Vol.4, No.43 – October 27, 2019, Countdown to the end – 30
Then I saw another mighty angel coming down from Heaven, wrapped in a cloud, with a rainbow over his head, and his face was like the sun, and his legs like pillars of fire –Revelation 10:1
It is the midpoint of the Great Tribulation. The final 42 months are coming. There is a slight intermission time in God’s judgments—a break in the action.
The chapter opens with an awesome description of the archangel, the Herald-Angel. Almost every classical scholar admires the portrayal. Unfortunately, the admiration slips from the scriptural spiritual meaning; simply addressed by these “scholars” as a literary production. The fact: Scripture stands unrivaled by anything scholars meet in all the pages of the Grecian and Roman literature; indeed, anything the world has ever produced.
We get a flavor of what John saw. This archangel, his appearance includes his apparel, his ascendancy on the sea and on the land, and his actions are declarative. He speaks and the regions of the earth echo. There is a mighty roar as a lion. There is great thunder, on call, and sounding as if artillery in the skies. Everything is at his command. All this, in just the first three verses!
Some academics argue for this archangel being the Lord Jesus Christ; however, the text does not warrant that assumption.
Beginning in verse four, John intrudes upon the scene: “I was about to write, but I heard a voice from Heaven saying, ‘Seal up what the seven thunders have said, and do not write it down.'”
The rest of chapter ten occupies itself with John and his response to the archangel—along with a “little book (a scroll).”
John approaches the archangel and tells the archangel to give him the little book.” (I do not think that a person would approach this way if it had indeed been the Lord Jesus Christ.) The archangel’s response is, Sure, take it, and eat it. It will first taste like honey, but after you swallow, it will give you a stomachache.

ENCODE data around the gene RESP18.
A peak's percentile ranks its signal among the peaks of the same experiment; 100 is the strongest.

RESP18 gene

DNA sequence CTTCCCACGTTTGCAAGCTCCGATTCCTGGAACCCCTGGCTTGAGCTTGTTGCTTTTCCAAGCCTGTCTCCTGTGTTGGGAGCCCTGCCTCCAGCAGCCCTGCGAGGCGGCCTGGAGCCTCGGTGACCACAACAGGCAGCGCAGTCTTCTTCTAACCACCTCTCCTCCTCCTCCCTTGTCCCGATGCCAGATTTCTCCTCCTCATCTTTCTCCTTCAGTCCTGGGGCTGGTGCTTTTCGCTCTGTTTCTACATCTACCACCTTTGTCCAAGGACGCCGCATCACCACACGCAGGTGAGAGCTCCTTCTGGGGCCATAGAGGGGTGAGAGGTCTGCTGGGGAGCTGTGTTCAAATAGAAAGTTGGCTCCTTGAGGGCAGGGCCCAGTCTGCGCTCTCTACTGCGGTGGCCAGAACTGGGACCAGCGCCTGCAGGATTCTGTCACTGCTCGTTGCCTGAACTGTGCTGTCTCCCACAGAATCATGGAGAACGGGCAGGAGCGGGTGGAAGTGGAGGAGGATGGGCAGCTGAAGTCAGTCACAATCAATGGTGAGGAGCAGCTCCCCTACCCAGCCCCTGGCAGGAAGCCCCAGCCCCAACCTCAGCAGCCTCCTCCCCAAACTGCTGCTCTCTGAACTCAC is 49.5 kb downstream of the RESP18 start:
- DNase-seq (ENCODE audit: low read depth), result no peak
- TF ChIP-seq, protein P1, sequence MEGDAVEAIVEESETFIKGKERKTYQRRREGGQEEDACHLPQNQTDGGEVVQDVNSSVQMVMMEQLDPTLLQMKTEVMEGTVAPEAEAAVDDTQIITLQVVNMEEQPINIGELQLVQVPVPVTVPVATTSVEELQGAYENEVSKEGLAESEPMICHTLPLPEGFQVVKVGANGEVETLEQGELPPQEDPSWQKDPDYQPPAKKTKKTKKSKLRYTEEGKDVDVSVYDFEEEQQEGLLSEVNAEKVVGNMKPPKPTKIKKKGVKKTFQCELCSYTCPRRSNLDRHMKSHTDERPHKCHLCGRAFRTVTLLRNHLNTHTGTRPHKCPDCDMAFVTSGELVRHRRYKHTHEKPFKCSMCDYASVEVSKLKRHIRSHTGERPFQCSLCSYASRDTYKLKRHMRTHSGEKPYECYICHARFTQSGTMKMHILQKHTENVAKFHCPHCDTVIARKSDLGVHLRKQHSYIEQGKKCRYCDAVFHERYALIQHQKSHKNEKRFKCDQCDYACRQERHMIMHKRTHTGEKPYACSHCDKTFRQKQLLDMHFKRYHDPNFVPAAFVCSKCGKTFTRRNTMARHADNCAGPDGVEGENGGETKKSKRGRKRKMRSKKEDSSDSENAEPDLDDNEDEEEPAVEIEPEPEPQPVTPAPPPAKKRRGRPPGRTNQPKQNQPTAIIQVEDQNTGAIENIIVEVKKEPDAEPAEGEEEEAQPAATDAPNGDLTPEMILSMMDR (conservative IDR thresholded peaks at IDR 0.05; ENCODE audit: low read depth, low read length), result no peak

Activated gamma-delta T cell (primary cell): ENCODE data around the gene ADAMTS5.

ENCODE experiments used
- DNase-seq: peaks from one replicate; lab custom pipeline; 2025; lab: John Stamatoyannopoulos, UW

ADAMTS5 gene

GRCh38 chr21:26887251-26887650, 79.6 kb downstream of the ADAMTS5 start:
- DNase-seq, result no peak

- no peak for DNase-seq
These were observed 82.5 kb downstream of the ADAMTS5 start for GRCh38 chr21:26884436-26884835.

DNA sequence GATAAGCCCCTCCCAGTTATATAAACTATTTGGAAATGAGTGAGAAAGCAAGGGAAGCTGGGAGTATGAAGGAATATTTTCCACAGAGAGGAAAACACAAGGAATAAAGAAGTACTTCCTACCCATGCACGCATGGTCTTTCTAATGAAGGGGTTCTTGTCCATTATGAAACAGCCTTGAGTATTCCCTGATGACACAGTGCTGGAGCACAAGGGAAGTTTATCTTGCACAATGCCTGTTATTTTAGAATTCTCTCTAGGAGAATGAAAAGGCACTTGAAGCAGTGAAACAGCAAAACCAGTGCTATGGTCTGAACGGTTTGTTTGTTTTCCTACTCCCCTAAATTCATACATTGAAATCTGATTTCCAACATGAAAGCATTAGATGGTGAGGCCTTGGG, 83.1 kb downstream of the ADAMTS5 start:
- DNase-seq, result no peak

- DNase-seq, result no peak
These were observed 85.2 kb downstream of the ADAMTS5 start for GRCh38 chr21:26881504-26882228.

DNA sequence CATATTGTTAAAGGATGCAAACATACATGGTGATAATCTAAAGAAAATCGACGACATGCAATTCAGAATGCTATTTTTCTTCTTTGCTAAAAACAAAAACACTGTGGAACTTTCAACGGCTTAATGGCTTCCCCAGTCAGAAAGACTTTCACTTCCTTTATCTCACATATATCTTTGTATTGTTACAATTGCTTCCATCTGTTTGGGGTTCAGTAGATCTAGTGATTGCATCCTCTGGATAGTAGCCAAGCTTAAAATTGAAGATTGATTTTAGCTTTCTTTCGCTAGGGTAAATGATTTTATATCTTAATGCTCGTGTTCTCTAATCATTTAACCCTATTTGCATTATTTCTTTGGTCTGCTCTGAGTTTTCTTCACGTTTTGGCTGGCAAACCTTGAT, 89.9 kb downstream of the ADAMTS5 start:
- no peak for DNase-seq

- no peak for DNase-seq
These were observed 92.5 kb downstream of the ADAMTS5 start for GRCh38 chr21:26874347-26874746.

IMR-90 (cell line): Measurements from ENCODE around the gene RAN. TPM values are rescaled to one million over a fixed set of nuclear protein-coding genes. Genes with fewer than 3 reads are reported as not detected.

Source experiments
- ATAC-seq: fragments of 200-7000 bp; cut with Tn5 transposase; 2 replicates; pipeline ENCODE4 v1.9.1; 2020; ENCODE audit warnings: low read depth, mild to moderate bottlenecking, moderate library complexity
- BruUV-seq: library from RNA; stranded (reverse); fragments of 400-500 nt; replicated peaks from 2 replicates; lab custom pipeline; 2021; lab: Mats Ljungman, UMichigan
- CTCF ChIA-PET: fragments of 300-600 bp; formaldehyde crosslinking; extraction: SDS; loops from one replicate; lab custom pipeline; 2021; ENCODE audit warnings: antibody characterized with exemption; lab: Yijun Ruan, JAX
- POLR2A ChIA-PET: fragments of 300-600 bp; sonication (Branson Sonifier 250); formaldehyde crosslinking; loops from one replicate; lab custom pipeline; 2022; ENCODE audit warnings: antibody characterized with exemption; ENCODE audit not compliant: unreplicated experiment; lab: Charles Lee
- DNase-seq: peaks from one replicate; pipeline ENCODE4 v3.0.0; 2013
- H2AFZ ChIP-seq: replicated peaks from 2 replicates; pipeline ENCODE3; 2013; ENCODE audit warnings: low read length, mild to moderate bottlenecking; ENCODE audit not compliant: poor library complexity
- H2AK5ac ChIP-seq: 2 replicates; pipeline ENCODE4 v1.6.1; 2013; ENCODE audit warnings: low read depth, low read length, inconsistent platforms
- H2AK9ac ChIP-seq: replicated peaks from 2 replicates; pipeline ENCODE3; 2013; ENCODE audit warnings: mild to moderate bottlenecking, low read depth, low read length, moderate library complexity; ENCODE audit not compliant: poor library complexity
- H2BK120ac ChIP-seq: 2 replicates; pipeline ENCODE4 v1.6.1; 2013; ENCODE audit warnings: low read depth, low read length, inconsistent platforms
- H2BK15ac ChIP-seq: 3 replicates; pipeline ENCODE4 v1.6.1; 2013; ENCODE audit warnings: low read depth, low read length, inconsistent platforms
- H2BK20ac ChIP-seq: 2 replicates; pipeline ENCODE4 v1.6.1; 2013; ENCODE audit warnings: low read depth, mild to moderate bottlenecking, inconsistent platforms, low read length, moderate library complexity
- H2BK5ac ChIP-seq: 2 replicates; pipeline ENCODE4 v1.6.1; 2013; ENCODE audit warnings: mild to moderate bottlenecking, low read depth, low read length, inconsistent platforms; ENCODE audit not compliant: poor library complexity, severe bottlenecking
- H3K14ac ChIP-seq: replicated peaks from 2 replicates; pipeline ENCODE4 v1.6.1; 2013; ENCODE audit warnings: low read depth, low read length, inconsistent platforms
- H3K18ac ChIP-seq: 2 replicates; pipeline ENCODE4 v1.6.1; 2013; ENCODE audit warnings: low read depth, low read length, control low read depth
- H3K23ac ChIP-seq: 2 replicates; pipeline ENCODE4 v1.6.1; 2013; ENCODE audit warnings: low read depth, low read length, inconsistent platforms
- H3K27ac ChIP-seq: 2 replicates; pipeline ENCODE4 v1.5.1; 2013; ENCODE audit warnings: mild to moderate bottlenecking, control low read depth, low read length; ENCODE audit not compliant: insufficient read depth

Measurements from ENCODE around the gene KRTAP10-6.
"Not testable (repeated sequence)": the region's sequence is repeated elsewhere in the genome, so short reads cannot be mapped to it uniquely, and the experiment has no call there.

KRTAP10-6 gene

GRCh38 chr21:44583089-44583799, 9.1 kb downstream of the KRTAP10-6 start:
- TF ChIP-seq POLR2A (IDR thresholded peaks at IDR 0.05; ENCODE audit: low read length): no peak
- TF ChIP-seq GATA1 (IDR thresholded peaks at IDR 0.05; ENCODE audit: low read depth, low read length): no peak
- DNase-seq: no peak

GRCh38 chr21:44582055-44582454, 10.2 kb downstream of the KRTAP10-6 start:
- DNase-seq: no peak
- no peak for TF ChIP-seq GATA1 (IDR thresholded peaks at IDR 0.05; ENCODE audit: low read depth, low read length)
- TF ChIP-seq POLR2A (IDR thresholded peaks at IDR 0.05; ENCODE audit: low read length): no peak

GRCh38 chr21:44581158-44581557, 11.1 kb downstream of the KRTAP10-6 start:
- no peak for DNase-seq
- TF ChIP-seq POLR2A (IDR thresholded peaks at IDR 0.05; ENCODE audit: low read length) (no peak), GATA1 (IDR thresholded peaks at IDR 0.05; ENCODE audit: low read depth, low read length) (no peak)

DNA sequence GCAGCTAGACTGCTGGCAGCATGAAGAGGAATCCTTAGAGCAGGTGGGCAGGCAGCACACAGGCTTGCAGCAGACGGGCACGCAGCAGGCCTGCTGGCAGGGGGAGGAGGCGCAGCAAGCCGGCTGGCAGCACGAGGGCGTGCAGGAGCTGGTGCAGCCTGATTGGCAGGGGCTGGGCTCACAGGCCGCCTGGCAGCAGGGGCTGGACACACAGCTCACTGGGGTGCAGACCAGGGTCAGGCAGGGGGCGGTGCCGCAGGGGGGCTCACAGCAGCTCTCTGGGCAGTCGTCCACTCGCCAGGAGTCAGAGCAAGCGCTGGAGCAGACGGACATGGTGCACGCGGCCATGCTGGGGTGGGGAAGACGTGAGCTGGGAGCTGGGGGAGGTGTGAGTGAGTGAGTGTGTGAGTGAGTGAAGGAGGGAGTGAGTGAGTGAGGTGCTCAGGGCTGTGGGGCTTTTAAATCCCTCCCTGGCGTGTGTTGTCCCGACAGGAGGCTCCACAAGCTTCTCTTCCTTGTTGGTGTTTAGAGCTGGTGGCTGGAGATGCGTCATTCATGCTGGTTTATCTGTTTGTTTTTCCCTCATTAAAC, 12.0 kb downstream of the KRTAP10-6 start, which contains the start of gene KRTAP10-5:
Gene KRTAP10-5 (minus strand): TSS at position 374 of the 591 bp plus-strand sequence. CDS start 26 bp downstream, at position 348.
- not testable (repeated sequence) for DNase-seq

Must taste like chicken. Now, I do like sweet and sour chicken, and other chicken recipes, but I do not think the scroll will be anything like that. However, this was definitely sweet and sour. Digesting the Word of God is sweet as we discover the will of God for our personal life, experience our communication/relationship with God through our prayer life, and discover God’s eternal plan for all who have accepted Christ as Savior.
Bitterness/sourness, however, is the taste of life we get, before things of our life come under the oversight of God. True bitterness occurs in the final judgment with Satan, demons, bowls, trumpets, seals, and battles—all with the clear victor, Almighty God.
In fact, we cannot hear the last word until we have heard the next to the last word –Bonhoeffer
Charles Dickens, in his Tale of Two Cities writes, “It was the best of times, it was the worst of times, it was the age of wisdom, it was the age of foolishness, it was the epoch of belief, it was the epoch of incredulity, it was the season of Light, it was the season of darkness, it was the spring of hope, it was the winter of despair . . . “
Worthy are you, our Lord and God! Revelation 4:11
He, who has an ear, let him hear what the Spirit says to the churches! Revelation 2:7
Behold, Jesus is coming soon Revelation 22:6
The context of this section of our Scriptures contains the sweet message of grace, and the bitter message of judgment and damnation. The Bible is a two-edged sword. It cuts both ways. It is both bitter and sweet.
Where do you and your friends sit with regard to the sweet and the bitter?